“What do I personally get out of the experience? I think I view it as a way to give back to everyone. To say thank you for being such amazing roommates, here’s a little gift. And it’s also fun because I enjoy baking, so it’s a way I can make other people happy while still having fun myself.”

Cover photo courtesy of Marcelo Kenne Vicente


A Thank You Letter to Cooking

Dear cooking, 

We’re going into yet another month of COVID-19 restrictions and this “new normal.” We grab our masks before our keys, and we douse our hands in Germ-X. We’re facing greater fatigue, stress, and uncertainty than ever before. Thankfully, we have you as a much needed outlet. In fact, you have become something to look forward to for many. The prime of quarantine this summer brought with it new skills, shared recipes, and way too many hours of the Food Network Channel (at least on my part). While these trends were used to fill the endless hours of the time spent indoors, the results of them remain important to many, even as social interaction increases. From providing a much needed break to creating conversation topics, you have done much to deserve a thank you. 

Photo courtesy of our Spring 2019 Issue

In a recent food study by Hunter, 54% of respondents reported that they are using you more than they did prior to the pandemic. In the same study, it was noted that over 40% of the respondents enjoy you now more than ever. It took a pandemic for individuals to realize their potential in mastering one of life’s most basic skills, you. Nearly everyone is making an effort, amounting to a “tremendous public health opportunity” noted Hans Taparia. Not only do you provide immediate gratification and opportunities for increased physical health, but you also act as an asset for improved mental health.

Photo courtesy of our Spring 2019 Issue

This surge in your use has not simply been to fill time, but it has acted as a productive and mindful outlet. So much remains out of our control. Except for you. You’ve taken on a role beyond functionality. You have allowed so many people to channel their uncertainties and anxieties. Rather than sitting in front of a screen mindlessly for another hour, people have turned you into a creative and entertaining activity. Our kitchens have turned into a competitive stage as our friends, kids, and siblings grab a random assortment of ingredients from the pantry and create dishes from Pinterest recipes we’ve been collecting for years. You’ve given all of us the opportunity to feel like all-star chefs. All of this is in hopes to take a break from the stressors of COVID-19.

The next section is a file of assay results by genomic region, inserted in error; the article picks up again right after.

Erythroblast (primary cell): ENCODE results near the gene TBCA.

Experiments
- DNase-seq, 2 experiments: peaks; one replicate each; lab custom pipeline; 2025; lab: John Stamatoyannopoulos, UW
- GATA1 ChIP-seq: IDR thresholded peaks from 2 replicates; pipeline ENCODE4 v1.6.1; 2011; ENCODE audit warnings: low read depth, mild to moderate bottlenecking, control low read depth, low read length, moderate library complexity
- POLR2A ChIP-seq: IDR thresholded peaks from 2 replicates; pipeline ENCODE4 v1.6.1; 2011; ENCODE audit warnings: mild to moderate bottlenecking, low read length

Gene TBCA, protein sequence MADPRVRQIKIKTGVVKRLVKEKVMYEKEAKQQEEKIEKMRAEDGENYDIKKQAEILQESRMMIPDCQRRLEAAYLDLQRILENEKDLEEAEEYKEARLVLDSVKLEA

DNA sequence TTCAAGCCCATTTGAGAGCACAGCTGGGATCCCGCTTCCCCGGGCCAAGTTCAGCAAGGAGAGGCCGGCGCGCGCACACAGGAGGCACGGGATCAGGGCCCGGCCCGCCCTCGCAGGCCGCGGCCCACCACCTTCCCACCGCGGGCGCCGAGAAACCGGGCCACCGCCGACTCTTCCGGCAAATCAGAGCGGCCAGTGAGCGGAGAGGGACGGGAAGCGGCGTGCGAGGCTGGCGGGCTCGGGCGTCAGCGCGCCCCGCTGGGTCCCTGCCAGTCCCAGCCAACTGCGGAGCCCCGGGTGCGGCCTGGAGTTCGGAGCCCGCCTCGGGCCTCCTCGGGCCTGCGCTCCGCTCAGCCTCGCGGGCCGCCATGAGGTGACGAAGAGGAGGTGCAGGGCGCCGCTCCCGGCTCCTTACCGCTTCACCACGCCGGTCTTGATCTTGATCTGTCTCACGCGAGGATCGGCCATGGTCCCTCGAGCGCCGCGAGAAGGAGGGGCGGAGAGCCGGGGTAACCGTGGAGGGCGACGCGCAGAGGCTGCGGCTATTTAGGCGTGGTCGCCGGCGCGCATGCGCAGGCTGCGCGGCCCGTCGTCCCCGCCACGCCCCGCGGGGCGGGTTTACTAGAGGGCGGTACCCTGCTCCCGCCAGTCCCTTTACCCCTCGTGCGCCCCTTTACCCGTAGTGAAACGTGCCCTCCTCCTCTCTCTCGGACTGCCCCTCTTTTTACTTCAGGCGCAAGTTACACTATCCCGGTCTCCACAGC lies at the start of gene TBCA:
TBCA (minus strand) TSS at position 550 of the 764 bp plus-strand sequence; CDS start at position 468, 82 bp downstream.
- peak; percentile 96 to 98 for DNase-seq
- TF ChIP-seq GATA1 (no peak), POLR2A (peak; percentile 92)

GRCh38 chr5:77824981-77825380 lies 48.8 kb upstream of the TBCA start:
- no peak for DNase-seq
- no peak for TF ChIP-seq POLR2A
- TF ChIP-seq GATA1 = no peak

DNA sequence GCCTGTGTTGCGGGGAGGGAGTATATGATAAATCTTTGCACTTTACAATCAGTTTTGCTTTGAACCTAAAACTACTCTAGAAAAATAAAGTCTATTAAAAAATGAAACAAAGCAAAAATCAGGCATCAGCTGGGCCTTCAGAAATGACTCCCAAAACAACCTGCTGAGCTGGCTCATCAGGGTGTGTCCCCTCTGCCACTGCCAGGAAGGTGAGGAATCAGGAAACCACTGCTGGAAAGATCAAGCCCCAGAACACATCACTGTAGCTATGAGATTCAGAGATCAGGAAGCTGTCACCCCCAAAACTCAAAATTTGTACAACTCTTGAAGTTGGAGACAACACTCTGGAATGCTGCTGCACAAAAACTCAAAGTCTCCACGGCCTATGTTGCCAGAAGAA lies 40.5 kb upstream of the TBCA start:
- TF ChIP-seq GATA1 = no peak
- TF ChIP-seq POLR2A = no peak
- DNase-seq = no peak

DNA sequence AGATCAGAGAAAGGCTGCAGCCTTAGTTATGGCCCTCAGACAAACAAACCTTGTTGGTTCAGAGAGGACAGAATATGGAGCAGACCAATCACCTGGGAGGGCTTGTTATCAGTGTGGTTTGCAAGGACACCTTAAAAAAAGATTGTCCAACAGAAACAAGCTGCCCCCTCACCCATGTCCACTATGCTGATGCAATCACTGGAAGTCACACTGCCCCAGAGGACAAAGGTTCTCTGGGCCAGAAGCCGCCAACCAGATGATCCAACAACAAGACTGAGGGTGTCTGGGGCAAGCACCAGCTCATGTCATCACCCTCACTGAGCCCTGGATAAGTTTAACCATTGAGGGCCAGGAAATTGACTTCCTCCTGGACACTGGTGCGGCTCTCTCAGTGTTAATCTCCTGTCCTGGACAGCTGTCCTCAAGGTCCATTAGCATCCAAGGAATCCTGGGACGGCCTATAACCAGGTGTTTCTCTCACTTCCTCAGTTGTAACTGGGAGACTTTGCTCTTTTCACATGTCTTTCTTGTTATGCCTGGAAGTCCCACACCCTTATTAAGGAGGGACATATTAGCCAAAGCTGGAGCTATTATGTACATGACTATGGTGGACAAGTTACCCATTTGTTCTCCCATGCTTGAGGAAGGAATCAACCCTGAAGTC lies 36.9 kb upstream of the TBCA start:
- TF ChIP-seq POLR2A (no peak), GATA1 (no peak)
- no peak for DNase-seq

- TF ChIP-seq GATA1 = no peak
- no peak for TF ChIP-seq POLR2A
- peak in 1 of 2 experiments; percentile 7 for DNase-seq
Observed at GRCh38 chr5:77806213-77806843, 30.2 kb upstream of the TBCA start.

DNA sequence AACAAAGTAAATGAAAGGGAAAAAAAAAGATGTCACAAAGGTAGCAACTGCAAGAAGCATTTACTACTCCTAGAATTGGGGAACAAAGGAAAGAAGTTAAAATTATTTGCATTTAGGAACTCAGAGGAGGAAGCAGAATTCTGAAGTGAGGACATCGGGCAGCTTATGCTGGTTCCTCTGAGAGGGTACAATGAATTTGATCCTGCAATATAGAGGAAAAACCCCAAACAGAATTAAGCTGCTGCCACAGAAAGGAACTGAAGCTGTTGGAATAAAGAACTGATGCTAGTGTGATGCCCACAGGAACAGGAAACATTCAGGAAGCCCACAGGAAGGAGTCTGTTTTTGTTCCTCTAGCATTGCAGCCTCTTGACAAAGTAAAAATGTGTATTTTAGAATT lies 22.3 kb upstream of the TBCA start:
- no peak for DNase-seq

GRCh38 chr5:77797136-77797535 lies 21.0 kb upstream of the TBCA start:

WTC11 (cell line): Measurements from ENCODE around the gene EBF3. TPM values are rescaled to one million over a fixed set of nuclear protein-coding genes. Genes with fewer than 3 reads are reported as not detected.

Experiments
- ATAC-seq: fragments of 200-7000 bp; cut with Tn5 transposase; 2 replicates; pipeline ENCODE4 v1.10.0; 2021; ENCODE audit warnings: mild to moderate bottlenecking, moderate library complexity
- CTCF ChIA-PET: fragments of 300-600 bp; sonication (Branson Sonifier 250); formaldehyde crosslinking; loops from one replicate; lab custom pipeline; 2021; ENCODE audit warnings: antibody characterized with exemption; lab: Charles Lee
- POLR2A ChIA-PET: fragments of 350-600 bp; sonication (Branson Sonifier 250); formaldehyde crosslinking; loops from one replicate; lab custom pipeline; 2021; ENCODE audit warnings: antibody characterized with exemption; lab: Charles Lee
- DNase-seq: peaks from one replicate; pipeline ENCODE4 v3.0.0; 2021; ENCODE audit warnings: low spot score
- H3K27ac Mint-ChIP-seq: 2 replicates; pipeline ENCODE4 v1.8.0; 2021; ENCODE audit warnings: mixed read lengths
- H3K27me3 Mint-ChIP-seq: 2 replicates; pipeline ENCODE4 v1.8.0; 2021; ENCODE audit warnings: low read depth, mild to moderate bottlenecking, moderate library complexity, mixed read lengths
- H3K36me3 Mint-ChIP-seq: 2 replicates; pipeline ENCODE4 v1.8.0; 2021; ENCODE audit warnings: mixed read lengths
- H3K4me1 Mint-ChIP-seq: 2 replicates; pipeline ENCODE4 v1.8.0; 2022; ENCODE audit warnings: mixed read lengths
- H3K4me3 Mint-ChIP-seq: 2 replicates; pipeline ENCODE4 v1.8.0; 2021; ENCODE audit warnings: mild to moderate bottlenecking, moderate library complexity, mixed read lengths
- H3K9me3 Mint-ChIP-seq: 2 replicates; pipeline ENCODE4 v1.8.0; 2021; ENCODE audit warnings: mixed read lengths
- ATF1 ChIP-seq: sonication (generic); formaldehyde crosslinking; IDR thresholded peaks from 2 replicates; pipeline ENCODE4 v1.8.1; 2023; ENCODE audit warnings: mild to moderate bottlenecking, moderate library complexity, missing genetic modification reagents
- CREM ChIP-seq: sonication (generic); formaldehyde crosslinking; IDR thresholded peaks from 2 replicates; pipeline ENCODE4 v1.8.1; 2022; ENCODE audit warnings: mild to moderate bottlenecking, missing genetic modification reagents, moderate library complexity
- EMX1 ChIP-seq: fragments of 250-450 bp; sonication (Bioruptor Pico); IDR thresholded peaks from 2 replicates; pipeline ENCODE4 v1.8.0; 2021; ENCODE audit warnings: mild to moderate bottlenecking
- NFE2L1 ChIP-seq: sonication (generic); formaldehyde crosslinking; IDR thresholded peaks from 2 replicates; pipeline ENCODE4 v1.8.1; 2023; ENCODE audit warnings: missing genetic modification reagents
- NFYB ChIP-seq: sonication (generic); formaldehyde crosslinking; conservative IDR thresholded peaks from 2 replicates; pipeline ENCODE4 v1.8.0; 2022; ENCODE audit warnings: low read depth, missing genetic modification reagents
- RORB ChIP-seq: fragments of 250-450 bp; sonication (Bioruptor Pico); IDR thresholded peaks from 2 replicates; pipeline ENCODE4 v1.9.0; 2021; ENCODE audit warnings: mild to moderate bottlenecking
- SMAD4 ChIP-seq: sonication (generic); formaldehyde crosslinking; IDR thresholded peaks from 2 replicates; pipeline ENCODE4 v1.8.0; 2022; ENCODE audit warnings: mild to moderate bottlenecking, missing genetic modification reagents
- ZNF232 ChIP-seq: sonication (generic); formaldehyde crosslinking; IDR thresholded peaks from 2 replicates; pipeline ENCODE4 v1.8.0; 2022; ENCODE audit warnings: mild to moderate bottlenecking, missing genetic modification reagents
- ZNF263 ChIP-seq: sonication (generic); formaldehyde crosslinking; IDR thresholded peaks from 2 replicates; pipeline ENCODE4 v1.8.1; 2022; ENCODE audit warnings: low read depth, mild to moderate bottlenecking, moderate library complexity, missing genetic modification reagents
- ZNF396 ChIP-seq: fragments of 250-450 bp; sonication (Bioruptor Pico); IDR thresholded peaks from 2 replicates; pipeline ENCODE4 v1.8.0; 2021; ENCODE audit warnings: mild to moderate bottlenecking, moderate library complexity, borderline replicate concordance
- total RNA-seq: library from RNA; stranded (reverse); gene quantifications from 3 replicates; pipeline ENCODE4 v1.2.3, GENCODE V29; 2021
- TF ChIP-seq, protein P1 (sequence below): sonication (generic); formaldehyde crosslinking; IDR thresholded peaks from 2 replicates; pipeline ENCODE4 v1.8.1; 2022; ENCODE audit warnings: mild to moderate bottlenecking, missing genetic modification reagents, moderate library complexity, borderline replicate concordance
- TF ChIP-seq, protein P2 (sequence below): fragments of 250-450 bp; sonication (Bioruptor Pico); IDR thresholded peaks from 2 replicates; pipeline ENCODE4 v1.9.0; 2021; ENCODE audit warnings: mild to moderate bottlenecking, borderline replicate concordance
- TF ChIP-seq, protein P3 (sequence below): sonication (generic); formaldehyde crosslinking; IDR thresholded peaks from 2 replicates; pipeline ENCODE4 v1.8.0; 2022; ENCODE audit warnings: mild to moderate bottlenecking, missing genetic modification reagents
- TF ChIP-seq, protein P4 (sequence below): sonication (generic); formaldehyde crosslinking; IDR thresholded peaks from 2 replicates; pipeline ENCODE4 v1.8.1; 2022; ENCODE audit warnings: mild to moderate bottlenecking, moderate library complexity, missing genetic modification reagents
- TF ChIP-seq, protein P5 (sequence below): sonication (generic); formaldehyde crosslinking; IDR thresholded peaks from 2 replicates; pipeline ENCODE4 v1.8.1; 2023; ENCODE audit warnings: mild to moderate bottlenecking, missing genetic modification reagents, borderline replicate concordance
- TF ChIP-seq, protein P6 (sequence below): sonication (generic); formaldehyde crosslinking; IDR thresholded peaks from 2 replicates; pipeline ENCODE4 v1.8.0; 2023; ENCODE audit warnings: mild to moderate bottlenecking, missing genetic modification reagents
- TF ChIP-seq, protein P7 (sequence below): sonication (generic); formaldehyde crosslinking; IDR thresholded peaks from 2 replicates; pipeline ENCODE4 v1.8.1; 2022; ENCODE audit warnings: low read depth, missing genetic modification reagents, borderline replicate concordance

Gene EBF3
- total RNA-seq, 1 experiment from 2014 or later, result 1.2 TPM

You give us a feeling of normalcy. You distract us from the sobering reality that lessened restrictions does not mean there is an end in sight. Unfortunately, this is an especially hard truth for college students, who face a demanding workload along with the other anxieties, frustrations, and fears caused by the pandemic. With all of this, you have been notably mentioned for your impact. “I am especially grateful because cooking instills some kind of normalcy amidst such a chaotic time,” said Kayleen Italia, CSON ‘22. In Kayleen’s reality, like many others, you remain enjoyable amidst the global backdrop filled with fears. 

With no resolution in the foreseeable future, you remain a constant source of entertainment, enjoyment, and certainty. If you have no idea what you have been able to do for us, just take a look here, and you’ll see what we’ve accomplished. Whether it be cheffing up brunch with a group of friends on what would be a football game day or making dinner for one after a stressful round of back-to-back Zoom meetings, we can always count on you.